David Nail fought back joyous tears Tuesday (Feb. 25) during a party celebrating his platinum-certified No. 1 hit "Whatever She's Got" and the release of his new album, I'm a Fire, which arrives Tuesday (March 4).
Surrounded by family, friends and music industry elite, one of country's most incredible voices was visibly overwhelmed by the love and support being sent to him from every corner of the room.
Such pure emotion might make you wonder why the moment struck him so strongly. No, it wasn't his first No. 1 celebration. It wasn't his first album release party. It wasn't the first time a glass was raised in his honor.
But it might have been the first time Nail was actually able to experience all those wonderful milestones with a heart filled with true happiness.
During a roundtable interview prior to the party, he talked about his new perspective on life and how those changes are reflected in his new music. More importantly, he also bravely spoke of the reason he made these changes in his life.
Unbeknownst to many, Nail had been fighting a very private, uphill struggle with depression.
"To be honest and blunt as I could possibly be ... I've been depressed my entire life and just dealt with so many insecurities," he acknowledged. "And it kind of came I guess to a head a couple of years ago. 'Let It Rain' was No. 1, and I had all these good things going on, and I just wasn't happy."
Nail went on to admit, "Most of my life, I just always tried to fix it, you know? And thought that success would do that."
But it isn't that simple. It may seem like a cliché, but the truth is that all the money or success in the world can't provide true happiness. Nail recalled a moment only a few years ago when this fact became a truth he could no longer avoid.
"I was having a conversation with Chris Young at the ACMs a couple of years ago," he said. "I remember walking away and being so blessed to have been at this party and so many nice things that were said. And I should be on top of the world, but I just couldn't physically get there or mentally get there."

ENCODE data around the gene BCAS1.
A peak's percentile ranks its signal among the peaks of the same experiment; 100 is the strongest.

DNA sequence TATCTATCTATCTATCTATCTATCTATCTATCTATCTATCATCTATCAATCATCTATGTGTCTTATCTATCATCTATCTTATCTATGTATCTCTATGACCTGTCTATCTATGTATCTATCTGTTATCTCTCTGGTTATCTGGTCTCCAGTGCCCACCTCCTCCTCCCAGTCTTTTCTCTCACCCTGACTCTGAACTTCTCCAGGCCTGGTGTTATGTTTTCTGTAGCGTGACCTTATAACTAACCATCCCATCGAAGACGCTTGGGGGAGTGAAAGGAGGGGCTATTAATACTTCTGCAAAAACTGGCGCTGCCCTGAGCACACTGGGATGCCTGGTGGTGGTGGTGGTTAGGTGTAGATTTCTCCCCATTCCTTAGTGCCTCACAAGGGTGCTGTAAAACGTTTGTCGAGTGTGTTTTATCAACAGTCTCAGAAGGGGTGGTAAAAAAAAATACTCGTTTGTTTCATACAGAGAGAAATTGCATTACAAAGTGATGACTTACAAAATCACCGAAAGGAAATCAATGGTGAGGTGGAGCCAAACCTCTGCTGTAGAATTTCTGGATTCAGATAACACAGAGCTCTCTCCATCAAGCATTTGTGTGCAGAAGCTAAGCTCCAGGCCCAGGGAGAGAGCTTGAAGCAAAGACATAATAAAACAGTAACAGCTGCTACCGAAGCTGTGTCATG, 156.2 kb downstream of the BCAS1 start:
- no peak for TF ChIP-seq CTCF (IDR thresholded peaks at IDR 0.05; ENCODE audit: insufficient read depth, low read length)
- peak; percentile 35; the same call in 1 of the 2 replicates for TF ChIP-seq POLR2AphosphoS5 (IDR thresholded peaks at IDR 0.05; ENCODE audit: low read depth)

Call it a part of his big wakeup call, but he eventually found himself ready, willing and hell-bent and determined to find the happiness he longed for. And he's also ready to speak about his journey with humbling honesty and even a little humor.
"I've been going to counseling for a couple of years now and take a lot of really expensive medicines and just made a lot of changes in my personal life," he said. "I've learned to not take life so serious and learned to enjoy it and had a lot of help in doing that."
Of course, a huge part of Nail's willingness to be so frank and open with his story is his hope and desire to help others who might be in the exact same place he found himself in not so long ago.
"The hardest thing is your friends and those closest to you that don't really understand exactly what it's like to be there," he said. "They're the first people to say, 'Snap out of it, man! What's wrong with you? You've got so much to be thankful for!'
"And then on top of all your worries, you're carrying around the guilt of feeling sorry for yourself."
But there is hope and light, and now Nail says his life is brighter and better than ever.
"I have a lot more good days than bad days now, and there's a lot of people responsible for that," he said.
One of those special people is his wife Catherine, who was with him to celebrate during Tuesday's party. A noticeably emotional Nail emphasized that both his personal and professional life are made better by his wife's unfailing support.
"She's just been there," he explained. "And there have been so many moments where I wouldn't have blamed her for leaving. I think she always believed there was a little bit of light at the end of the tunnel. ... She's just a trouper. She's the first to admit it's a contract we signed through thick and thin, through sickness and health -- 'I'm in this committed ... till death do us part.'"